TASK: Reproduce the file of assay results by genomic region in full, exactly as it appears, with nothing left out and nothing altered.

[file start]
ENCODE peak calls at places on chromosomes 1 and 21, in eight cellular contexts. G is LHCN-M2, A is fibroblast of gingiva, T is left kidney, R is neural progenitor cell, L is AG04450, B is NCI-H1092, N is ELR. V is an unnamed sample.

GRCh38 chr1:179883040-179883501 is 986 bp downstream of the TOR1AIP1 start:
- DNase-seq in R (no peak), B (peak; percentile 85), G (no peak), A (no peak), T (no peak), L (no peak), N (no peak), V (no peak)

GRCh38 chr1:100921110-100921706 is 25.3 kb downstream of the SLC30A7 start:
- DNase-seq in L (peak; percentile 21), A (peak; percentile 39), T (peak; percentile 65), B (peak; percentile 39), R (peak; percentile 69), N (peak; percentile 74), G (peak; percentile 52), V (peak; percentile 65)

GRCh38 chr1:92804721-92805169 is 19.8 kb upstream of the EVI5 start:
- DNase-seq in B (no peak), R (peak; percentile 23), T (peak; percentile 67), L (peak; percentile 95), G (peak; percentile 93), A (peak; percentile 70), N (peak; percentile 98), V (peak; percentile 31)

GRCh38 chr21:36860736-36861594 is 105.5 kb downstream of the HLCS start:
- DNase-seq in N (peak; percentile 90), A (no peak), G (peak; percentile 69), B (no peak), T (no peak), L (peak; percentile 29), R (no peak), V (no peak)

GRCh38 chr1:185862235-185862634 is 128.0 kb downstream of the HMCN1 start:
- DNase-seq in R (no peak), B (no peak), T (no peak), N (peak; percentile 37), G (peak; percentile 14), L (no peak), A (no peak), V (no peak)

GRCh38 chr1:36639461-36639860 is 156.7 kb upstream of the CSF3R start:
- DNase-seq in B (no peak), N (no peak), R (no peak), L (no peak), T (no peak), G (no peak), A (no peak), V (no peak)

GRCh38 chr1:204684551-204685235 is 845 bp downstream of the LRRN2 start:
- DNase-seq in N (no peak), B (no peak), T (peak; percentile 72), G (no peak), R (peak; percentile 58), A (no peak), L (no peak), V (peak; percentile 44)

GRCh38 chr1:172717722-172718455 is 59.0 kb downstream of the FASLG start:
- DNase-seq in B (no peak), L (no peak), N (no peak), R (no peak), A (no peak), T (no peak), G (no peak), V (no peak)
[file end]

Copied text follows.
ENCODE peak calls at places on chromosomes 1 and 21, in eight cellular contexts. G is LHCN-M2, A is fibroblast of gingiva, T is left kidney, R is neural progenitor cell, L is AG04450, B is NCI-H1092, N is ELR. V is an unnamed sample.

GRCh38 chr1:179883040-179883501 is 986 bp downstream of the TOR1AIP1 start:
- DNase-seq in R (no peak), B (peak; percentile 85), G (no peak), A (no peak), T (no peak), L (no peak), N (no peak), V (no peak)

GRCh38 chr1:100921110-100921706 is 25.3 kb downstream of the SLC30A7 start:
- DNase-seq in L (peak; percentile 21), A (peak; percentile 39), T (peak; percentile 65), B (peak; percentile 39), R (peak; percentile 69), N (peak; percentile 74), G (peak; percentile 52), V (peak; percentile 65)

GRCh38 chr1:92804721-92805169 is 19.8 kb upstream of the EVI5 start:
- DNase-seq in B (no peak), R (peak; percentile 23), T (peak; percentile 67), L (peak; percentile 95), G (peak; percentile 93), A (peak; percentile 70), N (peak; percentile 98), V (peak; percentile 31)

GRCh38 chr21:36860736-36861594 is 105.5 kb downstream of the HLCS start:
- DNase-seq in N (peak; percentile 90), A (no peak), G (peak; percentile 69), B (no peak), T (no peak), L (peak; percentile 29), R (no peak), V (no peak)

GRCh38 chr1:185862235-185862634 is 128.0 kb downstream of the HMCN1 start:
- DNase-seq in R (no peak), B (no peak), T (no peak), N (peak; percentile 37), G (peak; percentile 14), L (no peak), A (no peak), V (no peak)

GRCh38 chr1:36639461-36639860 is 156.7 kb upstream of the CSF3R start:
- DNase-seq in B (no peak), N (no peak), R (no peak), L (no peak), T (no peak), G (no peak), A (no peak), V (no peak)

GRCh38 chr1:204684551-204685235 is 845 bp downstream of the LRRN2 start:
- DNase-seq in N (no peak), B (no peak), T (peak; percentile 72), G (no peak), R (peak; percentile 58), A (no peak), L (no peak), V (peak; percentile 44)

GRCh38 chr1:172717722-172718455 is 59.0 kb downstream of the FASLG start:
- DNase-seq in B (no peak), L (no peak), N (no peak), R (no peak), A (no peak), T (no peak), G (no peak), V (no peak)